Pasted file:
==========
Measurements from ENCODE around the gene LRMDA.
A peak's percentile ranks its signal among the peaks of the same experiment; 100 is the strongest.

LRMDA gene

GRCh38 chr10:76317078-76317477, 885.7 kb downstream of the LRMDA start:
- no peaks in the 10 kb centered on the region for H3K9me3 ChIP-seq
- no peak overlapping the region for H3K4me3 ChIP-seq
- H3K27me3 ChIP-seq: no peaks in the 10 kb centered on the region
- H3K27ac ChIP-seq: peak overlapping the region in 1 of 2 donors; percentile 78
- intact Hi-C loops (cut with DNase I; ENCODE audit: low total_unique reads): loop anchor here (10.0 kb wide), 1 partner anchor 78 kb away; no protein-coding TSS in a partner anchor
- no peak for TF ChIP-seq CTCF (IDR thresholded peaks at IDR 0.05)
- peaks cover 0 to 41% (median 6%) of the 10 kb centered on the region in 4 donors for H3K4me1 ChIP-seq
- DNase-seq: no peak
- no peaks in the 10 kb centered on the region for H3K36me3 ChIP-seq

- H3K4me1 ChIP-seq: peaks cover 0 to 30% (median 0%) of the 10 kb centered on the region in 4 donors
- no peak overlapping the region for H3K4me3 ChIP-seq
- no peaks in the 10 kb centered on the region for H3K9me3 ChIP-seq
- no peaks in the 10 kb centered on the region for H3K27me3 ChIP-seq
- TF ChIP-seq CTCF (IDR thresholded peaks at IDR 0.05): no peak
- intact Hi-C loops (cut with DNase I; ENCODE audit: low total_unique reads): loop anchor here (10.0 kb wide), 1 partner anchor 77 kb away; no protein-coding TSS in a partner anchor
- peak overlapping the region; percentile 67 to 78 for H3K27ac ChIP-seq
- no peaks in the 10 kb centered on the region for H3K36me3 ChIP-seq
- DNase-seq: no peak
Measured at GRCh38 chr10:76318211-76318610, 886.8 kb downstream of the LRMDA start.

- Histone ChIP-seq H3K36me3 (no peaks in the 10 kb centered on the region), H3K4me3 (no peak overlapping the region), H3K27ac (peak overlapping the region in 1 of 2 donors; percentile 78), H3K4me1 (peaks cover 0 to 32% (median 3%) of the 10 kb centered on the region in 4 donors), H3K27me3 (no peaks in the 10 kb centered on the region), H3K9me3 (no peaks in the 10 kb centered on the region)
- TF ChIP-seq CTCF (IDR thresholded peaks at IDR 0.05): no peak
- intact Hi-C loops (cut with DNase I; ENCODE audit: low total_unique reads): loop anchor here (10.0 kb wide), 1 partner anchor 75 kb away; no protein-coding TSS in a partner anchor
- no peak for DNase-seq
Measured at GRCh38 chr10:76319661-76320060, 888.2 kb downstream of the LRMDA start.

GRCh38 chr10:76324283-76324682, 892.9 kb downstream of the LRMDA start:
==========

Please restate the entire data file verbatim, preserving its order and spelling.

Measurements from ENCODE around the gene LRMDA.
A peak's percentile ranks its signal among the peaks of the same experiment; 100 is the strongest.

LRMDA gene

GRCh38 chr10:76317078-76317477, 885.7 kb downstream of the LRMDA start:
- no peaks in the 10 kb centered on the region for H3K9me3 ChIP-seq
- no peak overlapping the region for H3K4me3 ChIP-seq
- H3K27me3 ChIP-seq: no peaks in the 10 kb centered on the region
- H3K27ac ChIP-seq: peak overlapping the region in 1 of 2 donors; percentile 78
- intact Hi-C loops (cut with DNase I; ENCODE audit: low total_unique reads): loop anchor here (10.0 kb wide), 1 partner anchor 78 kb away; no protein-coding TSS in a partner anchor
- no peak for TF ChIP-seq CTCF (IDR thresholded peaks at IDR 0.05)
- peaks cover 0 to 41% (median 6%) of the 10 kb centered on the region in 4 donors for H3K4me1 ChIP-seq
- DNase-seq: no peak
- no peaks in the 10 kb centered on the region for H3K36me3 ChIP-seq

- H3K4me1 ChIP-seq: peaks cover 0 to 30% (median 0%) of the 10 kb centered on the region in 4 donors
- no peak overlapping the region for H3K4me3 ChIP-seq
- no peaks in the 10 kb centered on the region for H3K9me3 ChIP-seq
- no peaks in the 10 kb centered on the region for H3K27me3 ChIP-seq
- TF ChIP-seq CTCF (IDR thresholded peaks at IDR 0.05): no peak
- intact Hi-C loops (cut with DNase I; ENCODE audit: low total_unique reads): loop anchor here (10.0 kb wide), 1 partner anchor 77 kb away; no protein-coding TSS in a partner anchor
- peak overlapping the region; percentile 67 to 78 for H3K27ac ChIP-seq
- no peaks in the 10 kb centered on the region for H3K36me3 ChIP-seq
- DNase-seq: no peak
Measured at GRCh38 chr10:76318211-76318610, 886.8 kb downstream of the LRMDA start.

- Histone ChIP-seq H3K36me3 (no peaks in the 10 kb centered on the region), H3K4me3 (no peak overlapping the region), H3K27ac (peak overlapping the region in 1 of 2 donors; percentile 78), H3K4me1 (peaks cover 0 to 32% (median 3%) of the 10 kb centered on the region in 4 donors), H3K27me3 (no peaks in the 10 kb centered on the region), H3K9me3 (no peaks in the 10 kb centered on the region)
- TF ChIP-seq CTCF (IDR thresholded peaks at IDR 0.05): no peak
- intact Hi-C loops (cut with DNase I; ENCODE audit: low total_unique reads): loop anchor here (10.0 kb wide), 1 partner anchor 75 kb away; no protein-coding TSS in a partner anchor
- no peak for DNase-seq
Measured at GRCh38 chr10:76319661-76320060, 888.2 kb downstream of the LRMDA start.

GRCh38 chr10:76324283-76324682, 892.9 kb downstream of the LRMDA start: